Willow Purchase & Information
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Why Do People Use Willow?
Oral preparations of Salix alba (Willow), like willow powder, are used for the treatment of pain, headache, osteoarthritis, myalgia, gouty arthritis, dysmenorrhea, rheumatoid arthritis (RA), ankylosing spondylitis and gout. It is also used for common cold, fever, swine flu, influenza and to reduce weight.
Is It Safe To Use?
Possibly Safe - Oral, appropriate and short-term consumption of willow bark is thought to be safe and no severe side have effect reported. Consumption of willow bark for up to 12 weeks is considered safe.
Possibly Unsafe in Children - Oral consumption of willow powder may lead to viral infections in infants. Aspirin and Salicylic acid are contraindicated in children with some severe viral infections.
Not advised in Pregnancy - Due to insufficient and unreliable information, health advisors do not recommend oral or topical consumption of willow during pregnancy.
Possibly Unsafe In Lactation.
Orally used willow bark thought to be unsafe for breastfeeding females. This herb consist of salicylates, which are excreted in the breast milk and may have adverse effects on breast-fed children.
How Effective Is Willow?
Willow powder maybe effective for following conditions:
• Back pain
There are insufficient information available about usage of Salix alba for following conditions:
• Rheumatoid arthritis (RA)
How Willow Works?
Salix alba is the bark of salix tree species, for example, the white willow. Willow bark includes ingredients like tannins, salicylates and flavonoids. The essential constituent of willow bark is thought to be salicin. Salicin is metabolized to salicyl alcohol and after that to salicylic acid. From that point, digestion is the same as aspirin. Extract of ethanolic of willow bark appears to restrain cyclooxygenase (COX)-2 dependent prostaglandin discharges, but it doesn't appear to specifically influence COX-2 or COX-1 action. Willow bark constituents, other than salicin, may have antioxidant and lipoxygenase-inhibiting impacts that could add to its analgesic activity. Furthermore, they may avert the discharge of cytokine and prostaglandin. Some clinical studies suggest that amplified treatment with usage of willow bark may be vital for therapeutic impacts.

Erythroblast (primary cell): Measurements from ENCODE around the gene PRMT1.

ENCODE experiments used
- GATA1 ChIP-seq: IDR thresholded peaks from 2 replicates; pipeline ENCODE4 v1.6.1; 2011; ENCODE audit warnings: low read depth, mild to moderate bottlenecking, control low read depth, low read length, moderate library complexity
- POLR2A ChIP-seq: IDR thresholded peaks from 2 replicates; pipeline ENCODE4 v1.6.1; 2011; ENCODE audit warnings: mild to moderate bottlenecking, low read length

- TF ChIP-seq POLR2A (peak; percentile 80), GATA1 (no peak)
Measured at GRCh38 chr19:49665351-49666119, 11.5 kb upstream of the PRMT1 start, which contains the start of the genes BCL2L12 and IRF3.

According to initial data, extract of willow bark may have anti-inflammatory, analgesic and antipyretic activities. Willow bark inhibits platelet aggregation but to a lesser degree than aspirin.
Willow bark is included in weight reduction supplements. According to some clinical experiments, aspirin or willow bark and caffeine may act synergistically with ephedrine for weight reduction by repressing prostaglandin, which increases the discharge of norepinephrine. But the aspirin and willow bark have no thermogenic impact when given alone.
What Are The Side Effects /Adverse Reactions of Willow?
Oral usage of willow bark extract can result in gastrointestinal adverse effects, but these side effects are less as compared to those caused by NSAIDs. Oral consumption of willow bark may also result in body rashes and itching problems, which further include severe allergic side effects such as anaphylaxis, particularly in individuals allergic to aspirin.
Salicylates can inhibit prostaglandins, which can lessen the flow of renal blood. Salicin can also cause renal papillary necrosis. The toxicity risk becomes greater with chronic use and high acute doses.
How Willow Interacts With Other Herbs and Supplements?